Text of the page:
High Heels Can Lead To Osteoarthritis and Altered Posture

August 4, 2010

While stylish, wearing high heels may cause some serious joint issues in the long run, according to a study from Iowa State University.

While stylish, wearing high heels may cause some serious joint issues in the long run, according to a study from Iowa State University.

The study, performed by ISU kinesiology master student Danielle Barkema, researched the effects of high-heeled walking on forces acting on lower extremity joints.

"Obviously with research like this, you can't say with any certainty that if you wear high heels regularly you will develop osteoarthritis. We don't know that," Barkema said, in a press release. "There are probably people [high heel wearers] who do and those who do not. However, based on this information, wearing high heels puts individuals at greater risk for developing osteoarthritis. And it seems to be that the higher the heel height, the greater the risk."

For the study, Barkema evaluated three different high heel heights: flat, two inches, and 3.5 inches. There were 15 female subjects and each completed walking trials with the different height heels. Barkema measured the forces acting on the knee join and the heel strike-induced shock wave that travels up the body when walking in heels.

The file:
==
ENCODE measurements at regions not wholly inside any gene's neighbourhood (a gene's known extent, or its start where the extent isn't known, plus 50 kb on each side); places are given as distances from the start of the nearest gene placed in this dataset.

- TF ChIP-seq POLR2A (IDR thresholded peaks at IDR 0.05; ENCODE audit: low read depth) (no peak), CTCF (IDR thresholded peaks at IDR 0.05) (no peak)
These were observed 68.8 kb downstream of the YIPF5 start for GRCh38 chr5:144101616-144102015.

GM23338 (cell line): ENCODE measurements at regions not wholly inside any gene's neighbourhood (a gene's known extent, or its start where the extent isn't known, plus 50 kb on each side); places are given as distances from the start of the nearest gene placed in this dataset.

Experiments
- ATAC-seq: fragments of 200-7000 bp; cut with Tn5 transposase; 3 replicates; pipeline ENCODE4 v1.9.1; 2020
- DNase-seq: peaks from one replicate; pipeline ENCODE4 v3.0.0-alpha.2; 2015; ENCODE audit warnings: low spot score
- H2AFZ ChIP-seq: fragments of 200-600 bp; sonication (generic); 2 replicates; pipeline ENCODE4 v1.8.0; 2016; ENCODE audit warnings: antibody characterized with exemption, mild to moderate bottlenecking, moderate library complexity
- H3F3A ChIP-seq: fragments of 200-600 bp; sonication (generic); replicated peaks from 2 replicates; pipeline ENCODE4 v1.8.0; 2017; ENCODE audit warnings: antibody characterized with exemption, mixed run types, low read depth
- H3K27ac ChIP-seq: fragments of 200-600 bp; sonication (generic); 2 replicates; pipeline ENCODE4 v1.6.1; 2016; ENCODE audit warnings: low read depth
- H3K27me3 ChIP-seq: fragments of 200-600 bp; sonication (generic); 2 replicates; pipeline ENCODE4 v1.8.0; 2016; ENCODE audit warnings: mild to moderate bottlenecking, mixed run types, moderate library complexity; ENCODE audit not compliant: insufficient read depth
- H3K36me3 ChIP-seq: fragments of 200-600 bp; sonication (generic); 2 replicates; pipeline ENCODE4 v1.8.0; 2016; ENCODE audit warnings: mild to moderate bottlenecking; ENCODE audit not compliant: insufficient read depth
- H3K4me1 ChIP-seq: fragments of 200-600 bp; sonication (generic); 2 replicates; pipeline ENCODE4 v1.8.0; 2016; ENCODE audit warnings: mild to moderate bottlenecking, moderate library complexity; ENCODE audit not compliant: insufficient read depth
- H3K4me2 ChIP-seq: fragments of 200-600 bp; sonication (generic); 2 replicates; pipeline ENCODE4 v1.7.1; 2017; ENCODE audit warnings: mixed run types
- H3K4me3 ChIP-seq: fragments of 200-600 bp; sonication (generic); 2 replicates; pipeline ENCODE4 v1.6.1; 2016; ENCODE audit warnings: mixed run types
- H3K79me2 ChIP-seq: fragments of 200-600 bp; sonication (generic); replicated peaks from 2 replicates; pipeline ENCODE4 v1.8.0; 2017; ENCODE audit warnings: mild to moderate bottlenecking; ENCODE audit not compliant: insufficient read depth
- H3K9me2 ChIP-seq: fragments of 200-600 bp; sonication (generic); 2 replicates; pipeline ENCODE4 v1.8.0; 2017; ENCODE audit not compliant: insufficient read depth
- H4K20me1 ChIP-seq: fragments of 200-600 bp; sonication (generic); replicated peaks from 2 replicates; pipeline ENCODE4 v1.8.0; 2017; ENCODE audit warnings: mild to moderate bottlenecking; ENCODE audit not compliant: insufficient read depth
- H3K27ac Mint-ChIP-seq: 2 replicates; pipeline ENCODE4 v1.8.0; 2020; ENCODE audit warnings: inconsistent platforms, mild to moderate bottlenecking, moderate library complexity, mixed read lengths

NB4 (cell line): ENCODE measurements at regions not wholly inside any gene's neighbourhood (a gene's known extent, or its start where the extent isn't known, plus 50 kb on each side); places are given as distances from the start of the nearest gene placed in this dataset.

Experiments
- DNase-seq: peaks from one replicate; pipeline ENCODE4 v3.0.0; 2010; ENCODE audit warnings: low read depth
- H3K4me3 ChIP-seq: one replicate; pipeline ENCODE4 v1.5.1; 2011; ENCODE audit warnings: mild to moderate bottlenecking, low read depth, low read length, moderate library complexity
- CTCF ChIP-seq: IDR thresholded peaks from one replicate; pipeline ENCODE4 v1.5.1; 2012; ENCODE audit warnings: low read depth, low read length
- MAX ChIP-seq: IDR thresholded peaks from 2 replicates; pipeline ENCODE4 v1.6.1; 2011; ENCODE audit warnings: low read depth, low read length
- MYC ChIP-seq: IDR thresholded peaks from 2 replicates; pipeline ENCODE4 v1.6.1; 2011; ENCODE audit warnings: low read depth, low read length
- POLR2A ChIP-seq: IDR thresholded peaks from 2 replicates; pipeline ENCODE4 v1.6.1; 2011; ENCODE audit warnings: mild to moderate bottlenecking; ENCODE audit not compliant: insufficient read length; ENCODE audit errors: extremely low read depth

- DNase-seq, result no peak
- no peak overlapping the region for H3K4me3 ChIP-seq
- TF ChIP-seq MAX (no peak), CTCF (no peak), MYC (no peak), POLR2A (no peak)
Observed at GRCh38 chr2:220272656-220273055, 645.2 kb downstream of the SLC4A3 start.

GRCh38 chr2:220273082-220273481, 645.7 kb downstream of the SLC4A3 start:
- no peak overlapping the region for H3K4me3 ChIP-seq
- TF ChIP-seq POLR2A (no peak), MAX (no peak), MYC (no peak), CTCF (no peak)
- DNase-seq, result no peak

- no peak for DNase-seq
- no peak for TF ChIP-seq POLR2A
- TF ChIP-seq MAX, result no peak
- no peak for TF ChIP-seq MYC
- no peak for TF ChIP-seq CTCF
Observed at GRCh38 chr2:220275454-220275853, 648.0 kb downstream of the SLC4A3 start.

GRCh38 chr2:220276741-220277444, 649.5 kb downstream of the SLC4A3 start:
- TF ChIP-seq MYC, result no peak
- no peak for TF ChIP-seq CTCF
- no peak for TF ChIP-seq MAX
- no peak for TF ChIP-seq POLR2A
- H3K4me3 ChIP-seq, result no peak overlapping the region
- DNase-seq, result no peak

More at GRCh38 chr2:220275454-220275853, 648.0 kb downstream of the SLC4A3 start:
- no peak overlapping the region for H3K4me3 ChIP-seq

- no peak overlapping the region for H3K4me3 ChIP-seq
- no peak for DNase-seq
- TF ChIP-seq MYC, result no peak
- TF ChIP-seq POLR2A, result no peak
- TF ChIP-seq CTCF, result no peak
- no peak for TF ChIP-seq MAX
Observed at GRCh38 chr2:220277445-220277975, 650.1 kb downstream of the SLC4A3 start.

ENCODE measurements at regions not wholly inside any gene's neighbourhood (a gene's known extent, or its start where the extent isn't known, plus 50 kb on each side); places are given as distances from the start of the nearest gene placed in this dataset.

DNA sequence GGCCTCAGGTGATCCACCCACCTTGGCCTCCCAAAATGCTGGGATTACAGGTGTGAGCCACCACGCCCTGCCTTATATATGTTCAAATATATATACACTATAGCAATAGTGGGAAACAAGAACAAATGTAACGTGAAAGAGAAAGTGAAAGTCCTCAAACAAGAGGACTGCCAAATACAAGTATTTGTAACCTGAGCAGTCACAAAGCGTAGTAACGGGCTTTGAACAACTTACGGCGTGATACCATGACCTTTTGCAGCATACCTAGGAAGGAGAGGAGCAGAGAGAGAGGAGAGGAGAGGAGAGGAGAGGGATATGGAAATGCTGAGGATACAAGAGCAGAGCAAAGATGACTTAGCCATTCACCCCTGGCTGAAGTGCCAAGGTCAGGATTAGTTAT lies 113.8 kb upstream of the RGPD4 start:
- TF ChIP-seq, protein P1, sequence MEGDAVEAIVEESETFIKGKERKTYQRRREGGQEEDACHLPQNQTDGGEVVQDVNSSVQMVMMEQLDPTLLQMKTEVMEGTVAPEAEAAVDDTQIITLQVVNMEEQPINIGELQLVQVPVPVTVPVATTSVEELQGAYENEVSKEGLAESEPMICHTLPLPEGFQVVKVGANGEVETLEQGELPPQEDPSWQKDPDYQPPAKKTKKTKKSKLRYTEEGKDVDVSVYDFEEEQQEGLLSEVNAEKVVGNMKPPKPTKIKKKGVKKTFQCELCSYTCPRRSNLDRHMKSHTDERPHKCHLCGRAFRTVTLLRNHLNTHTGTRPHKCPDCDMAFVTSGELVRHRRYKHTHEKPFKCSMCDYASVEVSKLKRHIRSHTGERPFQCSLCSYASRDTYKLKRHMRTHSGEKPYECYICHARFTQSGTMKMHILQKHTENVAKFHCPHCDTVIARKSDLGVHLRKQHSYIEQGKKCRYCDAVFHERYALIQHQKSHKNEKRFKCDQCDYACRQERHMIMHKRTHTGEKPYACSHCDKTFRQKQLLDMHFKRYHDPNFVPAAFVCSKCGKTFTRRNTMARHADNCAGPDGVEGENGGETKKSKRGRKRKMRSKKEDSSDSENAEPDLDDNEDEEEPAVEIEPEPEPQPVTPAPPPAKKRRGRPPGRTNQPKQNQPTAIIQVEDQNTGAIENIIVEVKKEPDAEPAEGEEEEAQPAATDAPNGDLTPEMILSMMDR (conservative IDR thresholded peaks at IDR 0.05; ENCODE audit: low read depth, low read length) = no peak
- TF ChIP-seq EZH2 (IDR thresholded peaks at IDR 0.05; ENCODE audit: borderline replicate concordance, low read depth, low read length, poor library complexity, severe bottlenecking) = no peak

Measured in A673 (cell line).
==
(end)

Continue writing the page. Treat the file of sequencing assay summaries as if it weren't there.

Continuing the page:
The team found that heel height changes walking characteristics such as slower speeds and shorter stride lengths. The higher the heel the more compression experienced on the inside of the knee as well.

"This means that prolonged wearing and walking in heels could, over time, contribute to joint degeneration and knee osteoarthritis," Barkema said, in a press release.

The higher the heel the greater the risk as well. The team additionally found that wearing heals that wer two inches or higher can alter body posture by changing joint positions and strain the lower back